Author’s note: This is the first of an ongoing series of stories on the continuing evolution of Brunswick. While we recognize that much of what you’ll read has already been covered, we hope to expand on what you know, and inform new residents of the history of our small, but consequential city that precedes and intersects with key junctures of American history.
From the time of Native Americans, who lived along the Potomac River banks, to the advent of European settlers, especially Germans, who migrated south from Pennsylvania Dutch country to find fertile farmland in Maryland and Virginia, the City of Brunswick has gone by many names. As James Castle asked in his 3rd segment of the Brunswick Heritage Museum’s “Brunswick 101” video series, “what’s in a name?”
Here’s an explanation, which is often complicated. The story also touches on the development of the southern edge of Frederick County that borders Virginia and West Virginia, and Frederick itself.
At the River’s Edge
It all begins with the river. The original town was built along the lowlands several generations before the B&O Railroad yard necessitated a move up along the hills.
Brunswick’s founding father, Leonard Smith shared a dream with an acquaintance named George Washington, that the Potomac River could become a navigable commercial waterway to the Chesapeake Bay. Because of the rapids, whirlpools, shallow waters, and extreme river drop at Great Falls, Washington envisioned a work around that would eventually become the C&O canal.
According to the 1990 Brunswick History Commission book, Brunswick: 100 Years of Memories, Washington didn’t sleep in town, but his horses did. “In one of his explorations, Washington left horses at the home of Captain John Smith, son of Leonard Smith. There are two theories as to where Smith’s farm was. One says it was in the vicinity of the lock house; another that it was East of 10th Ave possibly on what used to be the old B&O farm.”
In any case, it is apparent that Smith’s hopes for a trading port at the eastern base of the Potomac Water Gap led to his 1787 platting of Berlin, which eventually was renamed Brunswick. More to come on that.
In the Beginning
The area that was christened Brunswick for good in 1890 was originally home to the Susquehanna Native American tribe. When the first European immigrant settlement was built by Abraham Pennington in 1728, the region became known as “Eel Town” because the natives fished for eel in the shallow waters of the Potomac River.
In fact, “Eel Pot Flats” or “Eel Pot Fords” was an early name for settlements at the Potomac River crossing where the city limits of Brunswick begin. The water flats along the river on the Maryland side, which form the basis for the tree line on the northern side along with a honeycombed structure of low islands and multiple water channels between them, provided an ideal haven for eels. Native Americans in the area commonly set out basket traps, later called “eel pots” by European settlers, to catch them.
According to Pepper Scotto, who wrote on the Smoketown History Facebook page:
“Eels were trapped in the Potomac (before and during) colonial times. Also, Fish Pot Island in the Potomac, closer to Point of Rocks, was supposed to have been a Native American fishing spot. The island was rented out to 5 or 6 different families to have exclusive fishing rights for one day of the week. A few of the local older men, now gone, talked about going to the river in the morning to check the ‘eel pots’ before going to school.”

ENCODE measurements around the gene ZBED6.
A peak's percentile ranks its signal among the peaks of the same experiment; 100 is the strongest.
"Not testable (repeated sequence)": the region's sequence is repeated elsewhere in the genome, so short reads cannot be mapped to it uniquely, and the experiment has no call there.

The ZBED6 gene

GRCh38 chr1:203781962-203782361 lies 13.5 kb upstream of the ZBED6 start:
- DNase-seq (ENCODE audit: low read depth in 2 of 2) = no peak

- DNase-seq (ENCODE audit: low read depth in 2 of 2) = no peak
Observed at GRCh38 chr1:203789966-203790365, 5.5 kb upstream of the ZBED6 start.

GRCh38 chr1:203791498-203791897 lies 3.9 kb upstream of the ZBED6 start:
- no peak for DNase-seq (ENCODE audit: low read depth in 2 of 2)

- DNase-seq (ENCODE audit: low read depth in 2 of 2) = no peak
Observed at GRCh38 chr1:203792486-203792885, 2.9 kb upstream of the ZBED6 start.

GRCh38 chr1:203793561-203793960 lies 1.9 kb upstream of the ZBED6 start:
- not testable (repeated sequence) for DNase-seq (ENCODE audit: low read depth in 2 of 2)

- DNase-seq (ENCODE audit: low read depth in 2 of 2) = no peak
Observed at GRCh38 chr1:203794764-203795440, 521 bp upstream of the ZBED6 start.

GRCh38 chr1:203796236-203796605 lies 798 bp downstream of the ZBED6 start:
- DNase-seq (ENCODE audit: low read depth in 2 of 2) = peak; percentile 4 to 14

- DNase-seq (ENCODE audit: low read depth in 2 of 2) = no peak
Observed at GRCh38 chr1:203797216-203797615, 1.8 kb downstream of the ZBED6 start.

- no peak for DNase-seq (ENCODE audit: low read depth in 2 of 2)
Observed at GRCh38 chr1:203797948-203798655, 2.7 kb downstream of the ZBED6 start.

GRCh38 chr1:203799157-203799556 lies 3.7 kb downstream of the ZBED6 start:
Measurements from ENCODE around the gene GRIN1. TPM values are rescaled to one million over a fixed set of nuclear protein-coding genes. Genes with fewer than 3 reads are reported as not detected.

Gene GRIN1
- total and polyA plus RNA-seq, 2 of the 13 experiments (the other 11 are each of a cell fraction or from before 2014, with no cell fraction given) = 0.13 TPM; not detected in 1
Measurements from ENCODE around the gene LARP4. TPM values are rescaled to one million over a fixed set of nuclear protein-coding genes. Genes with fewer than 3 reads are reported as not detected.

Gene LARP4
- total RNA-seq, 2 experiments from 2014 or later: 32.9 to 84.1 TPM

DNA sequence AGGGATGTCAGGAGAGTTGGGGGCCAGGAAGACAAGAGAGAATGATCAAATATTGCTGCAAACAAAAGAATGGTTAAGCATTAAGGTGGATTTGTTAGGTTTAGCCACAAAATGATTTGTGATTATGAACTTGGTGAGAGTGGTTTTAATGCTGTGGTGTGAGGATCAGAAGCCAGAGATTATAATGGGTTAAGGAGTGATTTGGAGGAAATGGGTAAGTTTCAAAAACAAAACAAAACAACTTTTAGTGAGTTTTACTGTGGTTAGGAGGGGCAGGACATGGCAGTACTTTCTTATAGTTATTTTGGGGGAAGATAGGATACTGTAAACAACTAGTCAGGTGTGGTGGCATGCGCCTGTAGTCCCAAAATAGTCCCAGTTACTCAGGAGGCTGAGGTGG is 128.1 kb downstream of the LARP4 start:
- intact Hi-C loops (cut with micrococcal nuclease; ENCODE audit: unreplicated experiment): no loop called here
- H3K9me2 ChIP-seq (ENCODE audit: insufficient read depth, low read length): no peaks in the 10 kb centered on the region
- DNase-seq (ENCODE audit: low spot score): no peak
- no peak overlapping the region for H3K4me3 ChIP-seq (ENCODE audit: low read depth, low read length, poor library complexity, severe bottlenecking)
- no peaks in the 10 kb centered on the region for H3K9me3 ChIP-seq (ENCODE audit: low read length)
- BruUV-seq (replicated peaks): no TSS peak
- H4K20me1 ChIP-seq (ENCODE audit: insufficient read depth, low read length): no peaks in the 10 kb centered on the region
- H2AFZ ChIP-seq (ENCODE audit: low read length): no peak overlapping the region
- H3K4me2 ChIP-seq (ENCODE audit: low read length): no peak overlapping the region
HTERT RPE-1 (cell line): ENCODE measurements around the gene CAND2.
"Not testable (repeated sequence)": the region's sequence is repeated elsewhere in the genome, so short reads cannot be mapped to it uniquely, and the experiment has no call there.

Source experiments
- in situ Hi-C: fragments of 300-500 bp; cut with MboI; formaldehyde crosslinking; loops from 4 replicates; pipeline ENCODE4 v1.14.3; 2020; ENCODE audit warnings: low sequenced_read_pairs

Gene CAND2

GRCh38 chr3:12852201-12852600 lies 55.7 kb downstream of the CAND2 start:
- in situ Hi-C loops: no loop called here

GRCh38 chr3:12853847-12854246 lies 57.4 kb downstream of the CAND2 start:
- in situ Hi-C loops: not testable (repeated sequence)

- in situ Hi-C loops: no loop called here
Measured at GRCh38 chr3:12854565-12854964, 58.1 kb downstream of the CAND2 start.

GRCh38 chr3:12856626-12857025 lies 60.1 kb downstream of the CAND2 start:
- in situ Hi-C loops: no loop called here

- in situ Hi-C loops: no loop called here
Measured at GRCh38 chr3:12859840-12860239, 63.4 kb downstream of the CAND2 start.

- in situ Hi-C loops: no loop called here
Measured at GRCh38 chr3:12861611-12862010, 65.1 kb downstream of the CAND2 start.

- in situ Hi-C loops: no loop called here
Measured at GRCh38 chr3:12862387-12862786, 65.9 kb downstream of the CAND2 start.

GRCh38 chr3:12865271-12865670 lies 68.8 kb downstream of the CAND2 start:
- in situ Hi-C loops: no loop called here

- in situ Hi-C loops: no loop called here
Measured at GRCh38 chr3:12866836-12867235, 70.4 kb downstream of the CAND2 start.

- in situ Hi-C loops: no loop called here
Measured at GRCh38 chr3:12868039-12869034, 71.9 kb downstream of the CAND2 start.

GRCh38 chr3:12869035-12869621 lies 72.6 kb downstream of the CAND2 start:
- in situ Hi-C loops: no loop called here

To those who doubt the existence of eels in the Potomac in recent times, Joyce Miller added her family’s experience in the mid-20th Century: “My father Charles Norris caught many eels from the Potomac and my great-grandmother loved them. This made a big hit with my mom’s family which made him a good “catch” for my mom.
Born in Cecil County sometime around 1670, Abraham Pennington was a trader attracted by Native Americans and the steady migration of German immigrants moving south. These immigrants gave Eel Pot its next two names: “German Crossing” and by the late 1700s, “Berlin”.
According to Chris Haugh In his HSP History Blog post titled “Smithtown: One Name Brunswick Hasn’t Had“: “Pennington’s tract was named ‘Coxson’s Rest’, near the location of today’s Lock 30 of the C&O canal. This was a narrow, riverfront property stretching nearly three miles along the Potomac and one mile inland. Other frontiersman and government officials simply called this place ‘Pennington’s’, as it was a lone beacon amidst a vast wilderness environ of marshy mud flats, not unlike the famed bayou country of Louisiana. In the preceding few decades, the shores from current day Brunswick to the Monocacy Aqueduct served as home to settlements of the Tuscarora and Piscataway native peoples. During this habitation, earlier place names for Pennington’s vicinity were based on memorable animals-in-residence—“Eel Pot Flats” and “Buffalo Wallows.”
In the early days, buffaloes grazed on the river bottom lands. The land has been mined for Buffalo bones along with Native American artifacts for generations.
Pepper Scotto added some more local color: “South of the mouth of Catoctin Creek, land was granted to John Magruder known as ‘Kittoctin Bottom’ for 250 acres, not all lying along the river, but diverted up Catoctin Creek on the east side, then up to the higher land toward Point of Rocks. Magruder was a businessman, with ferries, taverns, and land speculations. In 1740, he gave 150 acres to James Hook, who lived in that area for at least several years before. Hook immediately gave 50 acres to his younger brother John. Both built homes by 1740 in the area we call ‘Lander’ today.”
The origins of Brunswick Crossing
Getting back to ‘Coxson’s Rest’, Chris Haugh continued: “Pennington devised a water ferry at Coxson’s Rest. This would launch a long line of ferry operators, including a wealthy native southern Marylander by the name of John Hawkins, Sr. (1713-1758).
Hawkins took the reins from Pennington when he departed for Virginia, before moving to South Carolina where he died in 1756. This shallow, portage spot to the Virginia colony became the ‘Chesapeake Bay Bridge’ of its day. The importance of the place was recognized by adventurous early European settlers heading south and westward as ‘German Crossing’ and ‘Potomac Crossing.’”